Losing By Winning: Turn The Lights Out On Lidge
Don’t let the winning fool you, especially the last few games. The Phillies are climbing back into contention by feasting on sub par clubs that like to kick the ball around in the outfield and don’t do the most fundamental of things like covering home plate on errant pitches with a runner on third. So be it. The Phillies will take the four-game sweep over the quickly sinking Colorado Rockies and they should be pleased.
The Phillies have now gotten within a sniff of the Atlanta Braves and with the arrival of woeful Arizona–sans Dan Haren–they should be able to roll over the Diamondbacks, too. Who knows, by the middle of August, the Phillies can be right on Atlanta’s heels enough to make the Braves nervous, if they haven’t done so already by their recent surge.
But there is one lingering blemish that won’t go away. It’s buzzed around this team the last two years without even a hint being questioned by management. Here’s the thought that should make everyone who’s witnessed the last two games edgy: Nothing is safe with Brad Lidge on the mound. The old thought that once the Phils got a lead, regardless of how large or small, old “Lights Out” Lidge would hold it down and close it out. Not so anymore. His 2009 season was a disaster and this season doesn’t look any more promising.
While Ruben Amaro looks for more starting pitching maybe someone within the Phillies’ organization should shake the GM and let him know loudly HE HAS NO CLOSER!
In 2008, it was easy. Lidge was the Perfect Man. Mr. 48-for-48. You knew the concoction to the winning formula. Lidge was the key. Build a lead, call the ‘pen, here comes Lights Out to slam it down and save the day. Someone needs to shake the few diehard Phillies fans out there if they think that Lidge still exists. It’s over. It’s easy to understand Charlie Manuel’s loyalty to the man probably most responsible for him having a World Series championship ring and the Phils snaring their second championship in franchise history.
But you don’t have to be a baseball expert, nor a professional baseball coach to see what’s been happening in the ninth inning. On Sunday, it was a 30-pitch, white-knuckled, tension-filled ninth before the escape. On Monday, in the series finale against sinking Colorado, it was a 34-pitch nail-biter that Lidge also slithered free of. How much slithering can one closer get away with?
You pay your ticket money to see excitement. Do you want to see that kind of excitement? The fact is this team is one Brad Lidge two-out, late-September three-run, ninth-inning homer from blowing it all. Just close your eyes. You can imagine it happening. What’s hard to understand is that the Phillies can’t. Yes, the Phils hung on for a 5-4 victory on Monday. Lidge even blurted out afterward, “First and foremost is winning the game.” But they did it in consecutive games with the bases loaded and peril sitting on third base in the ninth inning—both situations courtesy of Mr. Lidge’s penchant for undue drama.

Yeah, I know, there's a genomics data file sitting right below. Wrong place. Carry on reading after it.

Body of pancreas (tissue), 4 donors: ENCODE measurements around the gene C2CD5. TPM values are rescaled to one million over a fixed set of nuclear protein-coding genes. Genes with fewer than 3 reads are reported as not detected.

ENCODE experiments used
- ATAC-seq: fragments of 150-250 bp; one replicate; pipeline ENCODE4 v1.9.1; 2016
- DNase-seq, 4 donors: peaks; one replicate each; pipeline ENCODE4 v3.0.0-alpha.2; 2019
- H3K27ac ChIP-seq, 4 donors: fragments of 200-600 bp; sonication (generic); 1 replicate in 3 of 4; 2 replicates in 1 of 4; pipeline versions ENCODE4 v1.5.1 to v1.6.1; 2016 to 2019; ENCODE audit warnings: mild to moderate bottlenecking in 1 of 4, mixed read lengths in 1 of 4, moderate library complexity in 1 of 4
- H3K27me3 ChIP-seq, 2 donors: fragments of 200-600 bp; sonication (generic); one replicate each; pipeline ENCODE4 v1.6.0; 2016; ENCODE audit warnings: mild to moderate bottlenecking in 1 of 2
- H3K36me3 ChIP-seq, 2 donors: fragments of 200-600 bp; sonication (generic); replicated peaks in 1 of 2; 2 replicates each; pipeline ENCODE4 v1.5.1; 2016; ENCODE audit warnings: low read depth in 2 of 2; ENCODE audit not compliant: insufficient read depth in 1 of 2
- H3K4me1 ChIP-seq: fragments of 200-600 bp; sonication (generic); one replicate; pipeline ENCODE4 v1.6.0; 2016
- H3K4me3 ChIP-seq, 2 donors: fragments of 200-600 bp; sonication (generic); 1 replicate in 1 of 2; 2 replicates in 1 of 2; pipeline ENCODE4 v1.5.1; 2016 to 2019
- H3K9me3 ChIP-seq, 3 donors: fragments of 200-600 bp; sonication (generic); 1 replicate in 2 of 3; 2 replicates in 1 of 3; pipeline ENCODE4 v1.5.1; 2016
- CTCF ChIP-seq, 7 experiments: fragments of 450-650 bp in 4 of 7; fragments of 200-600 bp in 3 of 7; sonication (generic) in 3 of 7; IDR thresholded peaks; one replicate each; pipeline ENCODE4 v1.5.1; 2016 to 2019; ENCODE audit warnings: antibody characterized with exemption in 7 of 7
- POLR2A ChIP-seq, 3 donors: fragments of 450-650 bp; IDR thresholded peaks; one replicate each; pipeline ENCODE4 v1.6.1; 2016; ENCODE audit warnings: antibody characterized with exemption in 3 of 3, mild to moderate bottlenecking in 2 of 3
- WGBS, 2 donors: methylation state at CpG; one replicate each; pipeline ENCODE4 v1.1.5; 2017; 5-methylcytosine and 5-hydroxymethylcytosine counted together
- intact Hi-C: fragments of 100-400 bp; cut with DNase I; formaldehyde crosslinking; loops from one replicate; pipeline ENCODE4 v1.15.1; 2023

Tell us when you began feeling comfortable? First, Lidge surrendered a two-run homer to Seth Smith. Were you feeling in control then? Did you have a sense that it was something that would pass and Lidge would get out of it unscathed? Then he loaded the bases. Feeling better now? How that’s stomach? All in knots? The Phillies should hand out antacid tablets each time Lidge pitches. They can call them “Lights Out” pills.
Thankfully, Lidge got Ryan Spilborghs to ground out back to him. Thankfully, more trouble was averted. But how much more thankful should the Phillies be to Lidge? His 2008 debt of thanks has been paid in full–and then some, with a new contract, and a iron-clad belief from Manuel that Lidge will continue being “The Man” out of the pen.
You don’t need to have 30-plus years of baseball knowledge to see this arrangement that worked two years ago has grown bitterly stale. But like Lidge says, the Phils keep on winning. And as long as they keep on winning, like they did in Games 3 and 4 against Colorado, maybe, just maybe, they’ll continue believing in Lidge.
It looks like they have. And that’s the greatest fear of all. As the Phils lurch toward contender status in August, how much longer will that belief endure as the Phillies are one imminent Brad Lidge fastball from being taken deep for a three-run, ninth-inning blast that wrecks everything? That’s enough to make anyone feel queasy. How much longer can the Phillies trot out Brad Lidge?
Instant drama. Instant gratification–that’s if he can get the last out. In the middle, you have a heart attack. That’s one closing role Lidge has fit well.